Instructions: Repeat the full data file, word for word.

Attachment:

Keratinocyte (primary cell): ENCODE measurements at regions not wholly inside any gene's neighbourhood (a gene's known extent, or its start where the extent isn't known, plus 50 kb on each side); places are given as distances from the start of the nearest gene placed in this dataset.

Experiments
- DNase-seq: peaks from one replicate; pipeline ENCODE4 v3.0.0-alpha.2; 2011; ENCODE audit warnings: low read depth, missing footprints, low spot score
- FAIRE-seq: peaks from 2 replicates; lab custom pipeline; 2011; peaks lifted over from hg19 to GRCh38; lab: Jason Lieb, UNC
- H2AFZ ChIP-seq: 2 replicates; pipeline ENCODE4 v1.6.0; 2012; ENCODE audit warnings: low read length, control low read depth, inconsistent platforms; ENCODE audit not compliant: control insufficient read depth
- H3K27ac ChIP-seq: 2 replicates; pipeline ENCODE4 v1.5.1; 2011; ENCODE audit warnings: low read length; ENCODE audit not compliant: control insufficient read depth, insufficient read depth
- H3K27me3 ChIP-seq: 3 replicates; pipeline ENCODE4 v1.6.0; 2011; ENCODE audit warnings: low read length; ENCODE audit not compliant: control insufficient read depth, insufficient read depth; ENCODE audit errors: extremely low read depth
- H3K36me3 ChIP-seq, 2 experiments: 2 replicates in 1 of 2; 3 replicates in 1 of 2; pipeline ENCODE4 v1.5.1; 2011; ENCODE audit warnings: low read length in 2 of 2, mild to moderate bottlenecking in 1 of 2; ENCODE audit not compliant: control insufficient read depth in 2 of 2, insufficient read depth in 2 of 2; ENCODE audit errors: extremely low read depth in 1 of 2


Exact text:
Keratinocyte (primary cell): ENCODE measurements at regions not wholly inside any gene's neighbourhood (a gene's known extent, or its start where the extent isn't known, plus 50 kb on each side); places are given as distances from the start of the nearest gene placed in this dataset.

Experiments
- DNase-seq: peaks from one replicate; pipeline ENCODE4 v3.0.0-alpha.2; 2011; ENCODE audit warnings: low read depth, missing footprints, low spot score
- FAIRE-seq: peaks from 2 replicates; lab custom pipeline; 2011; peaks lifted over from hg19 to GRCh38; lab: Jason Lieb, UNC
- H2AFZ ChIP-seq: 2 replicates; pipeline ENCODE4 v1.6.0; 2012; ENCODE audit warnings: low read length, control low read depth, inconsistent platforms; ENCODE audit not compliant: control insufficient read depth
- H3K27ac ChIP-seq: 2 replicates; pipeline ENCODE4 v1.5.1; 2011; ENCODE audit warnings: low read length; ENCODE audit not compliant: control insufficient read depth, insufficient read depth
- H3K27me3 ChIP-seq: 3 replicates; pipeline ENCODE4 v1.6.0; 2011; ENCODE audit warnings: low read length; ENCODE audit not compliant: control insufficient read depth, insufficient read depth; ENCODE audit errors: extremely low read depth
- H3K36me3 ChIP-seq, 2 experiments: 2 replicates in 1 of 2; 3 replicates in 1 of 2; pipeline ENCODE4 v1.5.1; 2011; ENCODE audit warnings: low read length in 2 of 2, mild to moderate bottlenecking in 1 of 2; ENCODE audit not compliant: control insufficient read depth in 2 of 2, insufficient read depth in 2 of 2; ENCODE audit errors: extremely low read depth in 1 of 2